Claire Harrison Art, British Artist, Oil Paintings, Nature, Flowers, Horsham, Sussex

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reclaiming nature series

reclaiming the landscape oil painting


Reclaiming the Landscape

Oil on board,
30 x 50 cms, 12 x 20 inches

Original - £1,600

Limited Edition Print - £145.00


This is the first painting in the series, and I thought of it when I was researching the geometric drawings of Barbara Hepworth for a student.  I have always liked Hepworth's sculptures because of the smooth organic shapes, but in all honesty never looked at her drawings in depth, until one of my students wanted to draw some.  As I was studying her drawings, I realised how the geometry within them became organic and flowed and created its own forms.  

For many years I studied the geometry within nature and the order that comes from what appears to be chaotic.  Hepworth's drawings reminded me of this research I had done.    It is all these elements that made me start thinking about geometry within nature and how humanity attempts to impose order upon the landscape around them.  Whilst at university I was fascinated with the idea that the majority of the British landscape has been sculpted and created by the population. What appears natural and wild on first glance isn't, such as equidistantly planted trees, the majority of our landscape has been sculpted by man.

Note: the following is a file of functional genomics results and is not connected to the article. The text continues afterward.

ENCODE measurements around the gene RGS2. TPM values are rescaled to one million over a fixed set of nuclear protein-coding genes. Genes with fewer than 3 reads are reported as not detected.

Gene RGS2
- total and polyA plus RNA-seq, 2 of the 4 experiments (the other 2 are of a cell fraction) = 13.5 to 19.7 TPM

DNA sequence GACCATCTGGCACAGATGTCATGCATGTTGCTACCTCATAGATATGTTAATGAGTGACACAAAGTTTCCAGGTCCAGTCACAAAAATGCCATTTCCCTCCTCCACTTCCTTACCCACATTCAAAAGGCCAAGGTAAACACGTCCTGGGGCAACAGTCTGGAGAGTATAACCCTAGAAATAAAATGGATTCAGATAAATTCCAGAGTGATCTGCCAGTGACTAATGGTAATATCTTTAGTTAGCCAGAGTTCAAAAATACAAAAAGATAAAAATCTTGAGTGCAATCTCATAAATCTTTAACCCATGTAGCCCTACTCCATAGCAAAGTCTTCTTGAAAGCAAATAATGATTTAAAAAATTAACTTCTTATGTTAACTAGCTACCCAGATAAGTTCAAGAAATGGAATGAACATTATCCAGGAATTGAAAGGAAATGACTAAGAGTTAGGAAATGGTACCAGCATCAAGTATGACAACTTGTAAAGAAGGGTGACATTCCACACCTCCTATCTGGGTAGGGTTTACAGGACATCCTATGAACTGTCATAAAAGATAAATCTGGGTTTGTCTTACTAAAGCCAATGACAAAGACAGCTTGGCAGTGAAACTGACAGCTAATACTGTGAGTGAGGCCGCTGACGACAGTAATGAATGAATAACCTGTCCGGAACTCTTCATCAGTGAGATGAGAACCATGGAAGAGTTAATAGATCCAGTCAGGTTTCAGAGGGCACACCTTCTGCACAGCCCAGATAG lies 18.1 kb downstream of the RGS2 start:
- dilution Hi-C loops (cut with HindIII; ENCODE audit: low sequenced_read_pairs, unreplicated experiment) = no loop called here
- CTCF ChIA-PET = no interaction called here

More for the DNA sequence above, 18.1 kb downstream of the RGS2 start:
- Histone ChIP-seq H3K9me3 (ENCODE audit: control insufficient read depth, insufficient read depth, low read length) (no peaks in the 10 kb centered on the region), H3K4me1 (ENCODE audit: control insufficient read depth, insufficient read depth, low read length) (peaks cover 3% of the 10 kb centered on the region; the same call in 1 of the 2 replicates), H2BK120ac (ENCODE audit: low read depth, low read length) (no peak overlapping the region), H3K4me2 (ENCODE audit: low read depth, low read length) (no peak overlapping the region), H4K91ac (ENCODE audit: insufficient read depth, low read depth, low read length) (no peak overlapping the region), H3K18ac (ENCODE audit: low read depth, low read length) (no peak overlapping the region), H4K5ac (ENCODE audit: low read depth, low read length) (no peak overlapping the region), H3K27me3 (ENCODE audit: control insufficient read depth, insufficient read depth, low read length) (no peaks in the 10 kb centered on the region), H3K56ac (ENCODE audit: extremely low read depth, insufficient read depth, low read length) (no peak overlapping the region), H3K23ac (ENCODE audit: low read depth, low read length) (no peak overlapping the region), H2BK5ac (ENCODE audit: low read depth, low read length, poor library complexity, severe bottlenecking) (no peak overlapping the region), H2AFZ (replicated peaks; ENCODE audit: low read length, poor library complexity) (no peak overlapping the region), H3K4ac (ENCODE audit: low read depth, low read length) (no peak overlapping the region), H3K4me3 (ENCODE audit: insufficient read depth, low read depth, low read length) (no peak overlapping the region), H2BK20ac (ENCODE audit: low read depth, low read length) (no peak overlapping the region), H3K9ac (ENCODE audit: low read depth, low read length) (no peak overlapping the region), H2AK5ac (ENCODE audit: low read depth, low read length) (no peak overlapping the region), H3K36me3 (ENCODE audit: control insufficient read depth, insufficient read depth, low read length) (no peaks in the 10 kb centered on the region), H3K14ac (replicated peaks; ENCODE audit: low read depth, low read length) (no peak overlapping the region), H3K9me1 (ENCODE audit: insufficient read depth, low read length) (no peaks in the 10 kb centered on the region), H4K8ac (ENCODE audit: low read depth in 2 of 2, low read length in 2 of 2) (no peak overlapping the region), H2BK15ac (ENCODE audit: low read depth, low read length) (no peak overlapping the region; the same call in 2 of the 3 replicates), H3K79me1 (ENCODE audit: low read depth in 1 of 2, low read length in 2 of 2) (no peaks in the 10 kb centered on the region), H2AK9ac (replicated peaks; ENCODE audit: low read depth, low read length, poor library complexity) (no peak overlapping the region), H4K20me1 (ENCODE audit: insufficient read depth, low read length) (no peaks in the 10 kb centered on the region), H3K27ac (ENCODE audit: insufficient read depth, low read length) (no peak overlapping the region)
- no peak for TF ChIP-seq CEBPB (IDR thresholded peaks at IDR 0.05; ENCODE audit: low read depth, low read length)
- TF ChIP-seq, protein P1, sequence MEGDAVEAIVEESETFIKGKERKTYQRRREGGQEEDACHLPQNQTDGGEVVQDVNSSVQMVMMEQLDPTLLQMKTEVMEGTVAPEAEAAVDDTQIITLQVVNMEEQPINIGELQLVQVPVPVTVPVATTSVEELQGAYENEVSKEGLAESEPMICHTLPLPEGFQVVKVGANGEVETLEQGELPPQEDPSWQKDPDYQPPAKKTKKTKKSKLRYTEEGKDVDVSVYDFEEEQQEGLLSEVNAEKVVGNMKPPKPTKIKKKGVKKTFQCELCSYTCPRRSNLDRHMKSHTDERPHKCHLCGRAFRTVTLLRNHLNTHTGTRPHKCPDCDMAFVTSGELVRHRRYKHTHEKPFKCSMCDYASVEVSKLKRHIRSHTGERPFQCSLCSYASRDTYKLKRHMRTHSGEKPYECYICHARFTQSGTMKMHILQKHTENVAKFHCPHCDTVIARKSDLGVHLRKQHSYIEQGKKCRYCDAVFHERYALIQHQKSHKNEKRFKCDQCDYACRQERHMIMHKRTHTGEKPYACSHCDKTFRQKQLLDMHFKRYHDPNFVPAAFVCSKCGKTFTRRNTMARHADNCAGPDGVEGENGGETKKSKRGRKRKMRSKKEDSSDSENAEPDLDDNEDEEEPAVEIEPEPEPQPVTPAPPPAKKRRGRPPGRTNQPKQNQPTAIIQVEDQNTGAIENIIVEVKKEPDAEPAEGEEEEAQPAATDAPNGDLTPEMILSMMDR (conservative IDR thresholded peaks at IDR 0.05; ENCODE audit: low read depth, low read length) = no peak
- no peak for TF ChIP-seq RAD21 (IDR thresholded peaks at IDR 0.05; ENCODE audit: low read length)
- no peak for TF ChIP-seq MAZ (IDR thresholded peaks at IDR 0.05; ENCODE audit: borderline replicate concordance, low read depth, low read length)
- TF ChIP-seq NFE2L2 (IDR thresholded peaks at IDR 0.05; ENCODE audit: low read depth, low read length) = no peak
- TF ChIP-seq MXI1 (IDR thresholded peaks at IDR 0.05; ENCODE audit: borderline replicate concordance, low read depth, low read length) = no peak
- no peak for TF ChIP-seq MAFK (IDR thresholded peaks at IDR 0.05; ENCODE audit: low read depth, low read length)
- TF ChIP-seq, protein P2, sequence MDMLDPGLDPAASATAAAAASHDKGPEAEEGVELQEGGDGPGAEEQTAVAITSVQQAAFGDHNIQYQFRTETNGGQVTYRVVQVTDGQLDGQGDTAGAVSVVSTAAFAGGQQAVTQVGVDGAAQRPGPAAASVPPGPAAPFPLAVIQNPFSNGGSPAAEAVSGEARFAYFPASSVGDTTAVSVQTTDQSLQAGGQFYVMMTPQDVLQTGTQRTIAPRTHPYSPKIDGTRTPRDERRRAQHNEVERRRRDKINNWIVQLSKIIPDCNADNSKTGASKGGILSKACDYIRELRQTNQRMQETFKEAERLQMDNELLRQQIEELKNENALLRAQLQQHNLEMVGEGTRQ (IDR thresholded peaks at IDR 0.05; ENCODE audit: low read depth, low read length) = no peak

Hepworth's drawings also reminded me of electricity pylons.  When I walk across the Sussex fields, I like to see the majestic pylons striding through the landscape.  I don't overly find them an eyesore like most people, the geometric shapes and patterns that repeat as part of their structure I find fascinating.  If you take the time to look at them, or even photograph them like me, you will find that there are many different types.  These huge structures need regular maintenance, because often the grass and weeds around them are overgrown around the base because the farmer can't get that close to them to mow it.  Yet, there are never any brambles or ivy climbing them, just one season without maintenance and the plants would begin to climb the pylon’s legs. 

It was these thoughts that led me to create this painting; I chose a wildflower called columbine that is quite abundant in the countryside, to become imposing in comparison to the pylons.  This painting is completely imaginary, and the flowers are far too small to pose any real threat, they are a metaphor for nature and the size of them merely a matter of perspective.

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